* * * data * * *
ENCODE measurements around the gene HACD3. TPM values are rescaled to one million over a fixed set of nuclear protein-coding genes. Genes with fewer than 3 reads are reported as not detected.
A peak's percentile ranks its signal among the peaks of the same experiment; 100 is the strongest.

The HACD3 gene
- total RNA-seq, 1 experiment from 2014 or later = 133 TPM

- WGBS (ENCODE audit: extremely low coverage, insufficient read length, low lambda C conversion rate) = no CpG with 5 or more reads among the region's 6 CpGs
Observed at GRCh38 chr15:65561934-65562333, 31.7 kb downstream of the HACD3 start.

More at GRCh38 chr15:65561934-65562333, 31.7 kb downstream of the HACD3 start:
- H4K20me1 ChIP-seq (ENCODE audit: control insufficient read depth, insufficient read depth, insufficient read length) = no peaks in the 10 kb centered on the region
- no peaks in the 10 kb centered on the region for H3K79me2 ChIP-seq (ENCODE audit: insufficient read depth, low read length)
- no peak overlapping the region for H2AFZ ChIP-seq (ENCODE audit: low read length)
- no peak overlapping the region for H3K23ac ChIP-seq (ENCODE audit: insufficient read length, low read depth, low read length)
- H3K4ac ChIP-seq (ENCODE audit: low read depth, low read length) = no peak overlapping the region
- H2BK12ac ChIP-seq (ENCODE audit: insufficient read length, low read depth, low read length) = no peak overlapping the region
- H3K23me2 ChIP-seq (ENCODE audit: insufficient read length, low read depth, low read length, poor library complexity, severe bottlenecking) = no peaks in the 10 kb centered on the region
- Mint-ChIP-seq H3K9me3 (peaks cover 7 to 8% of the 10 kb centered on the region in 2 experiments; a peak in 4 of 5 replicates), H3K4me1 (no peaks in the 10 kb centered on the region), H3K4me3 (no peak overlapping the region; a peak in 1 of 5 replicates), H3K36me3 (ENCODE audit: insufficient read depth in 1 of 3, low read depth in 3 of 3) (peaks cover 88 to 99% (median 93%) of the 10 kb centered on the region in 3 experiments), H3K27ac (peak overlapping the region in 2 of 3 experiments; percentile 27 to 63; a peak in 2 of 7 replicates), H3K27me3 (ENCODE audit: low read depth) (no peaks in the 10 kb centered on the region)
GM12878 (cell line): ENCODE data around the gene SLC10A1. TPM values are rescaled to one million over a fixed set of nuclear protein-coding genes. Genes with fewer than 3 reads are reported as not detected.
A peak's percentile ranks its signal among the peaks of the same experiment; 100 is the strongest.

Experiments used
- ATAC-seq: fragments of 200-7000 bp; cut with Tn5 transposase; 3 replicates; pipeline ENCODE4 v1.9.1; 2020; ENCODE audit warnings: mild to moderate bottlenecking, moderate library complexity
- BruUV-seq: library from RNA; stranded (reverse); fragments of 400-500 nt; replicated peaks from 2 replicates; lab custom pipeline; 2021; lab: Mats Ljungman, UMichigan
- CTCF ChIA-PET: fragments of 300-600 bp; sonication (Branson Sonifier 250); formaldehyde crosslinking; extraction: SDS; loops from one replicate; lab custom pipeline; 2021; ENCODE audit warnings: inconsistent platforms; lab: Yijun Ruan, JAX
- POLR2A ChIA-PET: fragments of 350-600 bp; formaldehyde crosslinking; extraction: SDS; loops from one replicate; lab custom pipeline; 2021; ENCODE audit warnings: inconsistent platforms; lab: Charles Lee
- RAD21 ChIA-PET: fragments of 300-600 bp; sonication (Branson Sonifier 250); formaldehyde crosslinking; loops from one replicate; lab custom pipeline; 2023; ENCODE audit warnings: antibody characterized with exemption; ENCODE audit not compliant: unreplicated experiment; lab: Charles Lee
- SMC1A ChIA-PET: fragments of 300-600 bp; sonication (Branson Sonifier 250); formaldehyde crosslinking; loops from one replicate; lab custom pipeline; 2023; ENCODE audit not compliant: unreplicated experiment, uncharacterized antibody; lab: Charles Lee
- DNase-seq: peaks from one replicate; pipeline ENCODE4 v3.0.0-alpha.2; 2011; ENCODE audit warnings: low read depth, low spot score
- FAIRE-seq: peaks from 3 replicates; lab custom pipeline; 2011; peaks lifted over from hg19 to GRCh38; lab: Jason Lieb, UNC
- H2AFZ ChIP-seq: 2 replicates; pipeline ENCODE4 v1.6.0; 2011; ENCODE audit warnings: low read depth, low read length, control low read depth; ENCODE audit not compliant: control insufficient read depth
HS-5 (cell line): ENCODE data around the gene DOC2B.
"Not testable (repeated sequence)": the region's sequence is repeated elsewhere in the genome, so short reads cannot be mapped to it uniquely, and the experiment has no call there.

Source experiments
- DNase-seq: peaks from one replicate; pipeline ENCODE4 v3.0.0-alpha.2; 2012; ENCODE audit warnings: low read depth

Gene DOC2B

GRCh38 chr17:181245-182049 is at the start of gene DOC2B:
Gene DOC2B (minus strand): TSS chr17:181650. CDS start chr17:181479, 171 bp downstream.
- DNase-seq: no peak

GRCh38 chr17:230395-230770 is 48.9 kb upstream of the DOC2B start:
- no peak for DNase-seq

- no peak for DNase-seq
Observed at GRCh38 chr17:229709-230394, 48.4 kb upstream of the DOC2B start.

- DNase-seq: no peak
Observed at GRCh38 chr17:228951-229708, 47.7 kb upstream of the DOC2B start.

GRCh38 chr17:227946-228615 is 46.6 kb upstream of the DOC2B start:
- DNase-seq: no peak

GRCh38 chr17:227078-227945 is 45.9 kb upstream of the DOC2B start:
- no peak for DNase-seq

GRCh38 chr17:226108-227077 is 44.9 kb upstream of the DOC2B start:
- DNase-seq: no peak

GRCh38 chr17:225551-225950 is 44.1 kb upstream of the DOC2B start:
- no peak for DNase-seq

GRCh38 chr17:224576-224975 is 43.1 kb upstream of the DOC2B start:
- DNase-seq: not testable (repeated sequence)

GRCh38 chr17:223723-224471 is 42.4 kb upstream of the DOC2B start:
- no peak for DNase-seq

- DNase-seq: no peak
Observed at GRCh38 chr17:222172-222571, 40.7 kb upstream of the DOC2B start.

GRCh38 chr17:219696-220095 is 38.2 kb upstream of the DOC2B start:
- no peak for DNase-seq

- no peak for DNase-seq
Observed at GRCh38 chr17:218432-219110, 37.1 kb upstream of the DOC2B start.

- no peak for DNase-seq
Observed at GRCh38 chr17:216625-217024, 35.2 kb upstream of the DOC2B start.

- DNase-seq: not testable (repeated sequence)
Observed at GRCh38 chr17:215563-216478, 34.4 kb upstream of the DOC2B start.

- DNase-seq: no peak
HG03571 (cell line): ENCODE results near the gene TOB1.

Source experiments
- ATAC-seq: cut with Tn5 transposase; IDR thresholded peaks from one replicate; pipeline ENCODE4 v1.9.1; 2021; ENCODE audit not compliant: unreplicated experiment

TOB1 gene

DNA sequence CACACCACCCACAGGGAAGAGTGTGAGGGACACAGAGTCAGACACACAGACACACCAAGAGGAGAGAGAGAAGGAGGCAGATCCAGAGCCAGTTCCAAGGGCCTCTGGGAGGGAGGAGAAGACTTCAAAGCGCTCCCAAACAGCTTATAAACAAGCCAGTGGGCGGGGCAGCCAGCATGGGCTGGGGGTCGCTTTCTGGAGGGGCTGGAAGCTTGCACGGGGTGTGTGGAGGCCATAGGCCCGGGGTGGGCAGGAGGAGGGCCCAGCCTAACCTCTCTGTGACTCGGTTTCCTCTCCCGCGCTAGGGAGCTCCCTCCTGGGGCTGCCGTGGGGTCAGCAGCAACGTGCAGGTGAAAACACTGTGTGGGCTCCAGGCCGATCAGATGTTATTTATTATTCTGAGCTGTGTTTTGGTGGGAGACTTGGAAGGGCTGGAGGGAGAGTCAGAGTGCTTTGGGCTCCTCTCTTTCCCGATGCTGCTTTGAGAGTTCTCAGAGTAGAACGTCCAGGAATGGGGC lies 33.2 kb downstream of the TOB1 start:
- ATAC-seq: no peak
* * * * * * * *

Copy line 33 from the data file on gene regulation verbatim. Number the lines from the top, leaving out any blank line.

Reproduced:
GRCh38 chr17:181245-182049 is at the start of gene DOC2B: